Energy versus well being: How much energy do we need to consume?

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There are no shortage of people confidently proclaiming how much energy the world will consume in future. We must at least triple or quadruple global energy consumption. Or perhaps we can lower it, as appears to be the wish of many green NGOs.

Who is correct?

Energy forecasts are of course no better than the predictions of the crazed prophets who once resided in the Middle East. So, as someone who recognises the absolute failure of previous forecasts and as someone who doesn’t believe they have powers of prophecy not granted to earlier “experts”, I will not bother answering my first question. Instead, I will show some simple numbers that should be the background to any discussion about the future of energy consumption.

Global primary energy consumption, or least the commercial varieties, came in at 12.7 billion tonnes of oil equivalent (toe). There are still a lot of people – too many – who rely on burning wood and dung for their energy, and this means the actual figure is a bit higher. But for now I will just round my number up to 13 billion toe.

In total, there are around 7.2 billion people on earth. So, split between them, 13 billion toe works out as 1.8 toe per-person. This is where things are now. How about the future?

Typical developed economies consume between 3 and 8 toe per-person. However, in reality the developed world is split between North America and the rest. Western Europeans and Japanese consume around 4 toe per-capita; North Americans consume close to 8 toe per-capita.

Americans however have little to show for this. By all measures, life-expectancy, infant mortality, you name it, Americans are no better off than their developed world counterparts who consume half as much energy. (Yes, Americans do have higher GDP, but what do they have to show for that either?) So, there does not seem to be any evidence based on these data points that consuming much more than 4 toe per-capita will make you better off.

Let’s see how this works out on a bigger scale. Below is a graph comparing life expectancy with per-capita energy consumption. (All data here is taken from the excellent Gapminder.)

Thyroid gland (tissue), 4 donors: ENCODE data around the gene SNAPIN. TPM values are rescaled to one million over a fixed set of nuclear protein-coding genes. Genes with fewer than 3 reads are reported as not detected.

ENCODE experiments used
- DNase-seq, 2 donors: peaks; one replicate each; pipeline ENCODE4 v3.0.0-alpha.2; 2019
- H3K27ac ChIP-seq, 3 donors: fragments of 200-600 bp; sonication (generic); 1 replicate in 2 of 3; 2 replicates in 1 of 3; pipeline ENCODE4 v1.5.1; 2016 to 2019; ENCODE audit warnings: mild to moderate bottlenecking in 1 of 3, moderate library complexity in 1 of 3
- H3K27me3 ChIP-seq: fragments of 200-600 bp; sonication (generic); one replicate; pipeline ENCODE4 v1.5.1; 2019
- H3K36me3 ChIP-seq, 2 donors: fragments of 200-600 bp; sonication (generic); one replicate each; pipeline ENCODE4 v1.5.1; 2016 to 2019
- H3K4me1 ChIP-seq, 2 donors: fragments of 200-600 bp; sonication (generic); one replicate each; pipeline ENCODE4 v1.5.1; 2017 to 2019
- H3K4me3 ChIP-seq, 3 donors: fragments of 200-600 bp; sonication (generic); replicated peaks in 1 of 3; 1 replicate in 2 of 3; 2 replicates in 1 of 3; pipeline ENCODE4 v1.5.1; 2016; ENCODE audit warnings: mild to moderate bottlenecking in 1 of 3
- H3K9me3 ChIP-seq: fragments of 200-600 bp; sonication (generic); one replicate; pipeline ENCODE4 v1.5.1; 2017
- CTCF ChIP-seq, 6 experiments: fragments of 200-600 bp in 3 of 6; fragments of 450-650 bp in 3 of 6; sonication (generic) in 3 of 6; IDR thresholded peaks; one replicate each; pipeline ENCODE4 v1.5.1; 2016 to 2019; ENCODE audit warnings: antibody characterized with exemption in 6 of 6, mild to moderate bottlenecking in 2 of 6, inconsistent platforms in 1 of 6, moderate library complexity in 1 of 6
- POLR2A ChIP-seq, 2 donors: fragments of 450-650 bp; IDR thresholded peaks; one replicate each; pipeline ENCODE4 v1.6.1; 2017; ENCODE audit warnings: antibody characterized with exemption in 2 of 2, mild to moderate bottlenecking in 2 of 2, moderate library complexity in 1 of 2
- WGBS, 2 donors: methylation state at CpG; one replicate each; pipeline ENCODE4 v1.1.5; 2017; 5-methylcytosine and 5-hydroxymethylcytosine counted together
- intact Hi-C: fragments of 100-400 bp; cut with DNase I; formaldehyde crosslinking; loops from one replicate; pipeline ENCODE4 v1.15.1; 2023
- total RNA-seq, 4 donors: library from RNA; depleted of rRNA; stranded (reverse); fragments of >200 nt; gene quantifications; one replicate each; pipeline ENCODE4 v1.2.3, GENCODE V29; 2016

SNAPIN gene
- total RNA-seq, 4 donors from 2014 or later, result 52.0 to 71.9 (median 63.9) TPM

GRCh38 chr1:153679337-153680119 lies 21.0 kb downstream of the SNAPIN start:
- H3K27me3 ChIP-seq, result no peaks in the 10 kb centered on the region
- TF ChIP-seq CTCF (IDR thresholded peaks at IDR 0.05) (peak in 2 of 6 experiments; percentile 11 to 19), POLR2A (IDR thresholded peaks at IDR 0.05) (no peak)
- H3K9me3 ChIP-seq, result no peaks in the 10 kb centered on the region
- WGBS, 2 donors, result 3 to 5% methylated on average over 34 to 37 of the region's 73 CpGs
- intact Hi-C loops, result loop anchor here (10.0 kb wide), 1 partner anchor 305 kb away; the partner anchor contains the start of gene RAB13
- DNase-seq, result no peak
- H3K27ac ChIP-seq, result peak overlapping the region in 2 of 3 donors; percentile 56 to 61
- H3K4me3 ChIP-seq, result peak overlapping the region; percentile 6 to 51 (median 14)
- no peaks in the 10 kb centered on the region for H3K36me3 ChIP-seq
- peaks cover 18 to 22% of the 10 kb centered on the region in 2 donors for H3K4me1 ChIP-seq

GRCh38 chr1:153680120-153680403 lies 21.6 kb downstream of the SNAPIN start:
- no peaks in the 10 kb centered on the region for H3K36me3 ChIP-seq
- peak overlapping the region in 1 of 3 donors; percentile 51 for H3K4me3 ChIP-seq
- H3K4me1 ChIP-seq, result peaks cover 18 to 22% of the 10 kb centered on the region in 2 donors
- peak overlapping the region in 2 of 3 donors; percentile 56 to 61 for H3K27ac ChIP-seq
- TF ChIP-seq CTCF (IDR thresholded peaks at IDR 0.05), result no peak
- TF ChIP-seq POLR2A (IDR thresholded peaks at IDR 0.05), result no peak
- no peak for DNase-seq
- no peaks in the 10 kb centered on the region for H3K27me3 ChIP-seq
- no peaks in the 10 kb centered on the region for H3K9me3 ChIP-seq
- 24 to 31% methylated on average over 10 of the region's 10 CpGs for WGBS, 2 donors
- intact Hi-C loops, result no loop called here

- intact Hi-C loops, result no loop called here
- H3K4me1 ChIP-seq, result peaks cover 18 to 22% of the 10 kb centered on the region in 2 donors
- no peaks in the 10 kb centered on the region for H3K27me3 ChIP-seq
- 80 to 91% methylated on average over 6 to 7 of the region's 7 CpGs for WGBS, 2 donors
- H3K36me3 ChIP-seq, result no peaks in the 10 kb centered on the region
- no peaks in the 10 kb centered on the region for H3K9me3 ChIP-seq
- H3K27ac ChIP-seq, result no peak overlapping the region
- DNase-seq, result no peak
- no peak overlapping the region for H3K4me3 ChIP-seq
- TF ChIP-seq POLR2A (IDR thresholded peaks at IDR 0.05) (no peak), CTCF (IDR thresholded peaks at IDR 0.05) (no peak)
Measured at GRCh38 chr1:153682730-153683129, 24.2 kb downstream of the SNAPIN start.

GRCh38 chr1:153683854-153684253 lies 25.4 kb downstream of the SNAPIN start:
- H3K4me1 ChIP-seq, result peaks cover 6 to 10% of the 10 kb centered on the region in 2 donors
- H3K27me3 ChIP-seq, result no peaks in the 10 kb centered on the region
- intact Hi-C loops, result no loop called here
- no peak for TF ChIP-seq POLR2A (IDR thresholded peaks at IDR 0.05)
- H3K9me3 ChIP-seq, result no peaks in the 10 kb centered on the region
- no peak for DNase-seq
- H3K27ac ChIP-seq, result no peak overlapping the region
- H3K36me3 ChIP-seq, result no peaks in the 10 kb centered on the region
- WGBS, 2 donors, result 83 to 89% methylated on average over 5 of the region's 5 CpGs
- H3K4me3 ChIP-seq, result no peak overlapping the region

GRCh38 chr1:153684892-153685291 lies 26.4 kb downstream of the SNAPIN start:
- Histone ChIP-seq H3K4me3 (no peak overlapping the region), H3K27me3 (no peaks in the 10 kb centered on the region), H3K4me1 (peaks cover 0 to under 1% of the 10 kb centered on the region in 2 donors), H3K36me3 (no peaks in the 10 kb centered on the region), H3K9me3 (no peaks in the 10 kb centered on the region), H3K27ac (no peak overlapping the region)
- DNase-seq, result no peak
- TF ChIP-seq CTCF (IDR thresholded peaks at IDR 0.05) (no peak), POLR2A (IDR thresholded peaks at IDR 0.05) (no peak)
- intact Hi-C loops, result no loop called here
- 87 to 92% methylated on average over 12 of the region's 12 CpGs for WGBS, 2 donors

lifeAs you can see very low energy consumption is more or less uniformly associated with lower life expectancy. However, increasing energy consumption above 3 or so toe per-capita does not appear to result in increasing in life span.

What about human development index?

hdiA similar story. HDI does not appear to increase much, if at all, once you hit European levels of per-capita energy consumption. But again, lower energy consumption has an impact.

And one final comparison. Energy consumption versus infant mortality (number of infants dying by the age of 5 for each 1000 born).

mortAs before, there is little benefit from energy consumption above the 3 to 4 toe per-capita mark. In fact, you could argue that above 2 toe per-capita things do not improve that much.

So various futures are possible. Everyone could consume energy like Western Europeans. On a planet of 9 billion people, that would mean global energy consumption almost tripling. And, of course, more rational energy consumption could reduce this figure significantly. However, it clearly appears unlikely that everyone can live like Western Europeans without global energy consumption rising. That would take a tripling of efficiency, which is probably unthinkable.

But, on the other hand, everyone could consume like North Americans. Global energy consumption would increase by a factor of six, and the planet would likely fry and we would have little to show for the frying. I am not going to predict which is more likely, but it is clear which is more desirable.

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2 thoughts on “Energy versus well being: How much energy do we need to consume?

    Arthur said:
    February 21, 2015 at 1:07 am

    Excellent graphs. Questions: what do the blue lines and grey areas represent mathematically, and how did you create them? (Some sort of moving average and uncertainty range??) Would you be willing to share the source code? (I am trying to make the leap from Excel)

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      Robert Wilson said:
      February 21, 2015 at 3:30 pm

      Thanks Arthur,

      The curve is just a standard loess smooth, and the shaded area is just a measure of the confidence in the model at that point.

      I wouldn’t Excel for anything other than converting Excel files into something that can be used in a proper system. These were done in R using the package ggplot2. Email me at robertwilson190@gmail.com if you want the source code. Though, I’m not 100% sure where it is on computer as I produced the plots and uploaded them to wordpress maybe a year ago.

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